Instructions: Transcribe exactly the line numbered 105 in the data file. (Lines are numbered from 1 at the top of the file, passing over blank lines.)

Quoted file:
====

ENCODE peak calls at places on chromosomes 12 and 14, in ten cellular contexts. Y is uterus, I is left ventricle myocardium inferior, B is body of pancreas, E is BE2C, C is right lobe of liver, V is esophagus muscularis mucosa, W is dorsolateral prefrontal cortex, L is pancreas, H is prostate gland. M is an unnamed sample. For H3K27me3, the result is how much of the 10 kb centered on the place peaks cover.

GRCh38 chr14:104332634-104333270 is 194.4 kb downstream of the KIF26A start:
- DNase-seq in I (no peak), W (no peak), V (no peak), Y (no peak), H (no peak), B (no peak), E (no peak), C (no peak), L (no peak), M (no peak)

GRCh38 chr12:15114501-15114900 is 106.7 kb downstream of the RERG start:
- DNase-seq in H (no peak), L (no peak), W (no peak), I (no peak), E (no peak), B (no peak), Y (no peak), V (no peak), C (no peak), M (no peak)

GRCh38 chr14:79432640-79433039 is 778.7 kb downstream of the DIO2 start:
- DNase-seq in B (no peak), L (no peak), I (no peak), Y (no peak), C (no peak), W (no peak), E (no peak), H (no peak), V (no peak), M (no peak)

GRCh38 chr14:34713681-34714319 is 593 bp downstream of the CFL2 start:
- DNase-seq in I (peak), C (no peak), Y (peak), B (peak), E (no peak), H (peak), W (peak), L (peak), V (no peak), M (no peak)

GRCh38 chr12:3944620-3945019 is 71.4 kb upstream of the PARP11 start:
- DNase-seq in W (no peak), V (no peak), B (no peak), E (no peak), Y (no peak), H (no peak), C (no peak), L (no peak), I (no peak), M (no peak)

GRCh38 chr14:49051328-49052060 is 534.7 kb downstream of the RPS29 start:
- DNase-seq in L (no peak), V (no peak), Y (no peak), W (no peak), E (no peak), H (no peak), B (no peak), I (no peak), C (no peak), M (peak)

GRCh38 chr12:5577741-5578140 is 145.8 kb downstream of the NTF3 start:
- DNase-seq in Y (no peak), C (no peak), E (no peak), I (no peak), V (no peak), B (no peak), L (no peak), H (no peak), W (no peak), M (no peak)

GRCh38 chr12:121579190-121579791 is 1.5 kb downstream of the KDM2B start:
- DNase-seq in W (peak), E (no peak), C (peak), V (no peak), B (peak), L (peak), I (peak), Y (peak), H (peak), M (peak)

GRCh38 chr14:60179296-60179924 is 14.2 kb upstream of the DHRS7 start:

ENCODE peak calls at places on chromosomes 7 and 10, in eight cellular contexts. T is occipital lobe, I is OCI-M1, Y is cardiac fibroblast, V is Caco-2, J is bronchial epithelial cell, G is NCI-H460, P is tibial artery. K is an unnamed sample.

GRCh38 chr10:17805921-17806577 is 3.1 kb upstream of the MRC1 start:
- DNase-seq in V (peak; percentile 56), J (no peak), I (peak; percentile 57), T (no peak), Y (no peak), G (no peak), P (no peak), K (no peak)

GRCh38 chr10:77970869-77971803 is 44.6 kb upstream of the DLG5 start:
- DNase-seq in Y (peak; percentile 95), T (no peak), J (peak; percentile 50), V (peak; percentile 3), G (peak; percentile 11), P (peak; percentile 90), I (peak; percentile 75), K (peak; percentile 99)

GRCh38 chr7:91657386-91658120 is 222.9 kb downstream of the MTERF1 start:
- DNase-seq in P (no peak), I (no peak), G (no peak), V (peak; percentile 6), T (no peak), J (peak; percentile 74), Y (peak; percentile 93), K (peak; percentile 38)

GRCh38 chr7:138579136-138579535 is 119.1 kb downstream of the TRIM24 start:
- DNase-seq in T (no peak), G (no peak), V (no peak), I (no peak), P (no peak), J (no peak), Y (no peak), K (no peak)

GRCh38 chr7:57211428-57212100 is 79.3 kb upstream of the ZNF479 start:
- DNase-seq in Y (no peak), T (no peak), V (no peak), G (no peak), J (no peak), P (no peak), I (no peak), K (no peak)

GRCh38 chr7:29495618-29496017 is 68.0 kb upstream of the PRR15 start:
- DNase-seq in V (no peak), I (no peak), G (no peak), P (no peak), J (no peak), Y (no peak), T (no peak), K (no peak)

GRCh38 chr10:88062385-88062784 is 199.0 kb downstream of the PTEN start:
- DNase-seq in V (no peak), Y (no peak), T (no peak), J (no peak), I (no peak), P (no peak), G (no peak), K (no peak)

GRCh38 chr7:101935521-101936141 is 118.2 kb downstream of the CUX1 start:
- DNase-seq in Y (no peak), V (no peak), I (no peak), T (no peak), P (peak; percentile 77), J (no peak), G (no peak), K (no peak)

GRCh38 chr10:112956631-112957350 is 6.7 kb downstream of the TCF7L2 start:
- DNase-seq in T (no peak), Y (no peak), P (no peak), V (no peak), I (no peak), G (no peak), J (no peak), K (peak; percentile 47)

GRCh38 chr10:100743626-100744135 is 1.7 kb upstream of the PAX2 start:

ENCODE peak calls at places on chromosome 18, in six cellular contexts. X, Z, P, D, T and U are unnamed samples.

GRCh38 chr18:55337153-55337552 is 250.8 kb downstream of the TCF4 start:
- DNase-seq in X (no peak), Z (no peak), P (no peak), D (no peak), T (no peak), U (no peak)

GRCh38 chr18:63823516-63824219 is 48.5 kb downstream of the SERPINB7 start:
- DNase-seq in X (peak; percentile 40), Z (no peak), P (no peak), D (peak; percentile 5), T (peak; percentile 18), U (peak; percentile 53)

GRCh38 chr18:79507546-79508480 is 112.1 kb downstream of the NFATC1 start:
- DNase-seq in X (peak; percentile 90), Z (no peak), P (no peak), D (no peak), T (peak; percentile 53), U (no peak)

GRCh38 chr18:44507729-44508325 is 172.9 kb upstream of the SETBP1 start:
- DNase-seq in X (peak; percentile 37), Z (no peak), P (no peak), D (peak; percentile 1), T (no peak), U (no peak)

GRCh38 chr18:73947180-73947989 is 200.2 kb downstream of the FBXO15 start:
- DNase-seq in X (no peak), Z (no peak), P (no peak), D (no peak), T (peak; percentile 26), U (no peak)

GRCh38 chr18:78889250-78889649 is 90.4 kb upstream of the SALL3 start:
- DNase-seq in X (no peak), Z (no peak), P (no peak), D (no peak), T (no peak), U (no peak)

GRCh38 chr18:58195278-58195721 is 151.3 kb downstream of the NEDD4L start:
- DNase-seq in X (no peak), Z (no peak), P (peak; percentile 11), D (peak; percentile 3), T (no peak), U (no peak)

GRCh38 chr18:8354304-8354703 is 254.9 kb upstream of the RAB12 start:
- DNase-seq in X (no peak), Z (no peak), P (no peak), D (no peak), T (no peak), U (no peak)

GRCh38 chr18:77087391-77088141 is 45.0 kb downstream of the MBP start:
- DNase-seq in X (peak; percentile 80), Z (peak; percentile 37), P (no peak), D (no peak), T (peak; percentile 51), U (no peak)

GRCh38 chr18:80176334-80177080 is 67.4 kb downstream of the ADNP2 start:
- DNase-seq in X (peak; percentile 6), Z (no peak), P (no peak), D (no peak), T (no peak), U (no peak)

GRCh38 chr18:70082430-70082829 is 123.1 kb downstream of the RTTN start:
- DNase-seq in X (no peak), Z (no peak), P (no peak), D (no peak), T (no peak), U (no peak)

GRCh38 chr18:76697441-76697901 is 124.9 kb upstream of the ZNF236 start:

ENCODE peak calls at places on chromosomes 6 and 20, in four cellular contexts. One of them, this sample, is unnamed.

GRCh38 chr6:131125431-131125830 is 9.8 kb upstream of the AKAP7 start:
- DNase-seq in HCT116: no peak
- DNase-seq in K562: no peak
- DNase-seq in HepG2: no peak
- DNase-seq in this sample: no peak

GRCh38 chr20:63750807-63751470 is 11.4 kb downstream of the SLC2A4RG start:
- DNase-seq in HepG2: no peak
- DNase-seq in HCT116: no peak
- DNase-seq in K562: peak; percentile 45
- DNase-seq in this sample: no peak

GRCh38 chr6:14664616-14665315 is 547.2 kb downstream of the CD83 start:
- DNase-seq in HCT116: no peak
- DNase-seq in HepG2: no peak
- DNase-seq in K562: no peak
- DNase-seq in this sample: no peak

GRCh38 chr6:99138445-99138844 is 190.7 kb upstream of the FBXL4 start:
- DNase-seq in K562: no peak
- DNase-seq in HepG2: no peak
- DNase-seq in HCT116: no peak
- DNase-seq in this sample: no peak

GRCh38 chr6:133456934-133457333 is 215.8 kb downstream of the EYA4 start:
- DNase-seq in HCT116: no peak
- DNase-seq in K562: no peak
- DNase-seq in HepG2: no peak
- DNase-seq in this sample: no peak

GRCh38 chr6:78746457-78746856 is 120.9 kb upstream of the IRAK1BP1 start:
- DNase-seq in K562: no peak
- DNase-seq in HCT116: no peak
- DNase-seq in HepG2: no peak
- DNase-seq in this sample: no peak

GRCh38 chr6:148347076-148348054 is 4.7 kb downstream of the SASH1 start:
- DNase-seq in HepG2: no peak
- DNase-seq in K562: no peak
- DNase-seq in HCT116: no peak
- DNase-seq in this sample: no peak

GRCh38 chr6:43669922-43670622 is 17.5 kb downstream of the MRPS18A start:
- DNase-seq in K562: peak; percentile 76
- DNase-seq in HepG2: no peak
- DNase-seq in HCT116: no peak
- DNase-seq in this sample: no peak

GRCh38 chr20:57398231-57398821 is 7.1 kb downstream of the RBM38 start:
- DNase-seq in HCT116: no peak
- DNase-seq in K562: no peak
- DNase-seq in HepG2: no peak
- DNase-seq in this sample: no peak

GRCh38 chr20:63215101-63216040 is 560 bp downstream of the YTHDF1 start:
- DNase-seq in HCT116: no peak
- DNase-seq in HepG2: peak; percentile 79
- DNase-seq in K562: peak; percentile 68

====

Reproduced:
- DNase-seq in HCT116: no peak